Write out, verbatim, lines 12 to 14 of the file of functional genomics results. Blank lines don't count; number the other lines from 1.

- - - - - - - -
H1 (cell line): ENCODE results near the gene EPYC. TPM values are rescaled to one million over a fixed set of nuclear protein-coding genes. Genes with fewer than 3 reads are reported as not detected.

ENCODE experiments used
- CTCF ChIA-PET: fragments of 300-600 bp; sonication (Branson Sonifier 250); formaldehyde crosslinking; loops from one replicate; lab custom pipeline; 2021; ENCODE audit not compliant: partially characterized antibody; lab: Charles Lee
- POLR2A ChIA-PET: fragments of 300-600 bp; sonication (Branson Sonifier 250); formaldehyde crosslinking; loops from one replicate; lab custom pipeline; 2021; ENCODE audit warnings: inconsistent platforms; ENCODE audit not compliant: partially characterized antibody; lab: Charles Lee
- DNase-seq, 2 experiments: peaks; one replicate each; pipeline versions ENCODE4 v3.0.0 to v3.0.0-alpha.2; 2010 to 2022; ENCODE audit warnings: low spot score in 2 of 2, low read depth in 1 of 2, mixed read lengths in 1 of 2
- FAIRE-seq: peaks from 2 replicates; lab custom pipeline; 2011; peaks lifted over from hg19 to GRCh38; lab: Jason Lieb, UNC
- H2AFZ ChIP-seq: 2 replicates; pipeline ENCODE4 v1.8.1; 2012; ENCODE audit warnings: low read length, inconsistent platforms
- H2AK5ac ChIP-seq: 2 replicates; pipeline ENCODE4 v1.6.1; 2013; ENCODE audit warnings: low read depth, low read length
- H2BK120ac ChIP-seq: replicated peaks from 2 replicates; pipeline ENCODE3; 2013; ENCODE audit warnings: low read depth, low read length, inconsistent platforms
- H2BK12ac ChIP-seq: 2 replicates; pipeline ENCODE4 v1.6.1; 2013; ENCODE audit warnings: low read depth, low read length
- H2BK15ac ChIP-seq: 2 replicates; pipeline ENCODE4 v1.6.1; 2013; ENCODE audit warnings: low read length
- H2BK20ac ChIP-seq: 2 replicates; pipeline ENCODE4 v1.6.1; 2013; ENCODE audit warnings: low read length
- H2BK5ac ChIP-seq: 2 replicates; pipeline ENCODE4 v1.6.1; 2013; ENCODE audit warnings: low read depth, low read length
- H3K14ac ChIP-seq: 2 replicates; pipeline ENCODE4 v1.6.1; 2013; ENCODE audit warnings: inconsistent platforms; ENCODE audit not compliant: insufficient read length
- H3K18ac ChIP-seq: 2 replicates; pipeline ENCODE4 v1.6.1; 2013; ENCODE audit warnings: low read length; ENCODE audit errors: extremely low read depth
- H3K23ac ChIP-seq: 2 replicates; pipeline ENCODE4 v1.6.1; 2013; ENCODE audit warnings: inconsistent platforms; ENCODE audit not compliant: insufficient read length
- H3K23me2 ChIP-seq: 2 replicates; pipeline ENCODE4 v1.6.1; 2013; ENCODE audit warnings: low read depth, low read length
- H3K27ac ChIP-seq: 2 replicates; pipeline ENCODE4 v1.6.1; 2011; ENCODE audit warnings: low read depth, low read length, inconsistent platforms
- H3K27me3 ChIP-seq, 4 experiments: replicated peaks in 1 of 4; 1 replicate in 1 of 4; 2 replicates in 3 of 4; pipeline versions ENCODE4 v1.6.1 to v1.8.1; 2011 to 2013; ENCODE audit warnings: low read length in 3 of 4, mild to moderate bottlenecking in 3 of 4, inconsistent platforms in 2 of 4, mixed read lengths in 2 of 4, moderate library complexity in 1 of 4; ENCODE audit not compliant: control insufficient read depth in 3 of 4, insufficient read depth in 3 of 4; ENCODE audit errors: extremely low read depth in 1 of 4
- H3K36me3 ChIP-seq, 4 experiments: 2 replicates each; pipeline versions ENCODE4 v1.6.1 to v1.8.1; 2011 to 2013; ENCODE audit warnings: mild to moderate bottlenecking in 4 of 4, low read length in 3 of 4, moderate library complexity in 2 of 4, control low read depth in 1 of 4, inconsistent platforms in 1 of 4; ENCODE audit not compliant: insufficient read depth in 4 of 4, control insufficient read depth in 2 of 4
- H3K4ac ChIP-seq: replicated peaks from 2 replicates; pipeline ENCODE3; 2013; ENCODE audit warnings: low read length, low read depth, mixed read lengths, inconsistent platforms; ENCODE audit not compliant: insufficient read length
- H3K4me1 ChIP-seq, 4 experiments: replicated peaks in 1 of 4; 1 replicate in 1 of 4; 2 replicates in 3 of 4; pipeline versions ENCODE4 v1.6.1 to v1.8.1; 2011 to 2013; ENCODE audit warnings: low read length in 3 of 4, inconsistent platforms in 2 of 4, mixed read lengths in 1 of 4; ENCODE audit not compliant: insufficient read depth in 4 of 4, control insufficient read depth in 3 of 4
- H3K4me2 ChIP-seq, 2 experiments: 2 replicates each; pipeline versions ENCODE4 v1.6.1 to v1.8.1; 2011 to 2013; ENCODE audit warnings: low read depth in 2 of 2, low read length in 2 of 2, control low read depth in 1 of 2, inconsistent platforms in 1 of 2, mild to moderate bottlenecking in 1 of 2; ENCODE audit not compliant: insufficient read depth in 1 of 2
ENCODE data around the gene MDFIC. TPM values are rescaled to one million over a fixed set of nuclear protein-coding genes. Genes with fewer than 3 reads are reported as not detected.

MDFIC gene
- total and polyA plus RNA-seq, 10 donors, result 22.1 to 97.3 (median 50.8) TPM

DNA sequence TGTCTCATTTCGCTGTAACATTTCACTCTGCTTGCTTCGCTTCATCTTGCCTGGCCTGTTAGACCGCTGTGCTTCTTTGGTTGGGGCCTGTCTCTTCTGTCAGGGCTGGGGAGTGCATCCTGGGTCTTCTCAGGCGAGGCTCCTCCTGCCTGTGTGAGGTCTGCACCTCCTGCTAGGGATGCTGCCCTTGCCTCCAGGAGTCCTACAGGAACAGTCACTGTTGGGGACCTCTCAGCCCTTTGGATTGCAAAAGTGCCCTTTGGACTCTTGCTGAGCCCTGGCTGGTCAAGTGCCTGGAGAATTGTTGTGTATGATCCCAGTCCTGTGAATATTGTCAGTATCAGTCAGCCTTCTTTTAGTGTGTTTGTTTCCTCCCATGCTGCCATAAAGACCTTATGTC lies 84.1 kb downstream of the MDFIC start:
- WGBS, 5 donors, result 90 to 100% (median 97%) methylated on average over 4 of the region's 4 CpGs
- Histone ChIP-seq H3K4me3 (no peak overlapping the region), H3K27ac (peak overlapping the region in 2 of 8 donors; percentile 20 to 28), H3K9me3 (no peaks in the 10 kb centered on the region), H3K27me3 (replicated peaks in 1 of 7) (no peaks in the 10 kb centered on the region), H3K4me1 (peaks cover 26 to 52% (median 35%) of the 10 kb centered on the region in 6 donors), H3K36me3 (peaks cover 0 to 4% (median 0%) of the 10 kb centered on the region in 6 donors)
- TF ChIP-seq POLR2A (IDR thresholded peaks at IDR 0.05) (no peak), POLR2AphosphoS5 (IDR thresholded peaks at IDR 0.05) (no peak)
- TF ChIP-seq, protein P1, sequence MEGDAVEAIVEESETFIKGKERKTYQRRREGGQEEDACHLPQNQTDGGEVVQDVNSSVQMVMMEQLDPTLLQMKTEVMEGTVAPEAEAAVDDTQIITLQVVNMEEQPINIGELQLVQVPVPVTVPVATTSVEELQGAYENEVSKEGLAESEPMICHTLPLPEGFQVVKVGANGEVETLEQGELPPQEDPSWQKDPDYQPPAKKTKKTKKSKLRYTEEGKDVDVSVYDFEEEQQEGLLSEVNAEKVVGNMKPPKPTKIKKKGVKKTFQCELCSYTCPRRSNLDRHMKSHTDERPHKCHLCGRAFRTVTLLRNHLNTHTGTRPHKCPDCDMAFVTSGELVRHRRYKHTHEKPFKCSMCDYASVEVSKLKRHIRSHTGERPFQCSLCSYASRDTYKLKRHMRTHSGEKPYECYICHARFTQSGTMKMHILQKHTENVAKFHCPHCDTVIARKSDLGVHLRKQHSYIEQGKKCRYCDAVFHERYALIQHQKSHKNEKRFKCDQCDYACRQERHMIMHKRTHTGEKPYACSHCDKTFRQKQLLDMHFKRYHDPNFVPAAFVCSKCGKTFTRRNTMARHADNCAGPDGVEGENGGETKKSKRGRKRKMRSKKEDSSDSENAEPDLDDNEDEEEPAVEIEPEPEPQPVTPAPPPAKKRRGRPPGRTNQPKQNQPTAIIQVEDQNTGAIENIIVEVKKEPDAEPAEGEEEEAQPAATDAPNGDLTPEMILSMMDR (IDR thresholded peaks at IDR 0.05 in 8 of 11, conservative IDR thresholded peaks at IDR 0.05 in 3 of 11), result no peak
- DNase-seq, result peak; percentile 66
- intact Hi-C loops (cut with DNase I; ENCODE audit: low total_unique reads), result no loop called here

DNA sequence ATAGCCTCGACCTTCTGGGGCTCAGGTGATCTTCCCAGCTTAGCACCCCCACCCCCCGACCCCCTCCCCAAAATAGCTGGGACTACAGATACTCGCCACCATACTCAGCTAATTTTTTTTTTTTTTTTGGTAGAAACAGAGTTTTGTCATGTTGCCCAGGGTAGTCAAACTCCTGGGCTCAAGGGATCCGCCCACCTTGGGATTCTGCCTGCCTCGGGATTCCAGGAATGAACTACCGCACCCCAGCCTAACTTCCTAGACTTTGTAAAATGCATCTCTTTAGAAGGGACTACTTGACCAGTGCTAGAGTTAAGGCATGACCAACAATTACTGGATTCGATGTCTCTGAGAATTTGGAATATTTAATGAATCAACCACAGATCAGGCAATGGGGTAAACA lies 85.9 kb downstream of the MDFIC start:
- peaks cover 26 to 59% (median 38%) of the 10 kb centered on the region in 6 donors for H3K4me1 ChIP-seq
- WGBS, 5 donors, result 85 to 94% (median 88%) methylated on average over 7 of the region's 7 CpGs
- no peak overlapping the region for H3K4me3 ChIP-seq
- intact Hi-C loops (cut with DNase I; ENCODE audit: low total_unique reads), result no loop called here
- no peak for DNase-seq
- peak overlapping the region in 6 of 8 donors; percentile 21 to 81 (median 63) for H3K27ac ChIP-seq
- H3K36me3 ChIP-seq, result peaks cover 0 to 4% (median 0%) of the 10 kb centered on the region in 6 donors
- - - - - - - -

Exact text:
- H2BK20ac ChIP-seq: 2 replicates; pipeline ENCODE4 v1.6.1; 2013; ENCODE audit warnings: low read length
- H2BK5ac ChIP-seq: 2 replicates; pipeline ENCODE4 v1.6.1; 2013; ENCODE audit warnings: low read depth, low read length
- H3K14ac ChIP-seq: 2 replicates; pipeline ENCODE4 v1.6.1; 2013; ENCODE audit warnings: inconsistent platforms; ENCODE audit not compliant: insufficient read length